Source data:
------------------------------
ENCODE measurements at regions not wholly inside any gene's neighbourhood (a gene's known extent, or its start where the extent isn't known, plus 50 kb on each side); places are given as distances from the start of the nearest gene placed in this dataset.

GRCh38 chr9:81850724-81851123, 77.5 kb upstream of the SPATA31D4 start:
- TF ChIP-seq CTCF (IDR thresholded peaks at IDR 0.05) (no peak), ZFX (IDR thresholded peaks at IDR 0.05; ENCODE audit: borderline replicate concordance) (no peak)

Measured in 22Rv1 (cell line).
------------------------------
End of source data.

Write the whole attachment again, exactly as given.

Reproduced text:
ENCODE measurements at regions not wholly inside any gene's neighbourhood (a gene's known extent, or its start where the extent isn't known, plus 50 kb on each side); places are given as distances from the start of the nearest gene placed in this dataset.

GRCh38 chr9:81850724-81851123, 77.5 kb upstream of the SPATA31D4 start:
- TF ChIP-seq CTCF (IDR thresholded peaks at IDR 0.05) (no peak), ZFX (IDR thresholded peaks at IDR 0.05; ENCODE audit: borderline replicate concordance) (no peak)

Measured in 22Rv1 (cell line).